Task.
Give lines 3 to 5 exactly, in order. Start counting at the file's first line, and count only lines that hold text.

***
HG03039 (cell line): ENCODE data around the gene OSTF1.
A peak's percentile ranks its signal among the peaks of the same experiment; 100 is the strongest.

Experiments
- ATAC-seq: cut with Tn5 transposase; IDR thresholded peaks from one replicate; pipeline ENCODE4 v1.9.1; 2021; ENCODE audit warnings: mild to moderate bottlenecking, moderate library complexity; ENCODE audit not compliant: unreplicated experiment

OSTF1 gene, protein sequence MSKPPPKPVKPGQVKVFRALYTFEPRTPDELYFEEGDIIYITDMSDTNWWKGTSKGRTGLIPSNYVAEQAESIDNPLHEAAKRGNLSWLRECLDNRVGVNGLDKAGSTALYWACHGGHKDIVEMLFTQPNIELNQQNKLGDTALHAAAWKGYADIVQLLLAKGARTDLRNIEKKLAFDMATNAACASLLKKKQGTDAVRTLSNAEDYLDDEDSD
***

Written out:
Experiments
- ATAC-seq: cut with Tn5 transposase; IDR thresholded peaks from one replicate; pipeline ENCODE4 v1.9.1; 2021; ENCODE audit warnings: mild to moderate bottlenecking, moderate library complexity; ENCODE audit not compliant: unreplicated experiment

OSTF1 gene, protein sequence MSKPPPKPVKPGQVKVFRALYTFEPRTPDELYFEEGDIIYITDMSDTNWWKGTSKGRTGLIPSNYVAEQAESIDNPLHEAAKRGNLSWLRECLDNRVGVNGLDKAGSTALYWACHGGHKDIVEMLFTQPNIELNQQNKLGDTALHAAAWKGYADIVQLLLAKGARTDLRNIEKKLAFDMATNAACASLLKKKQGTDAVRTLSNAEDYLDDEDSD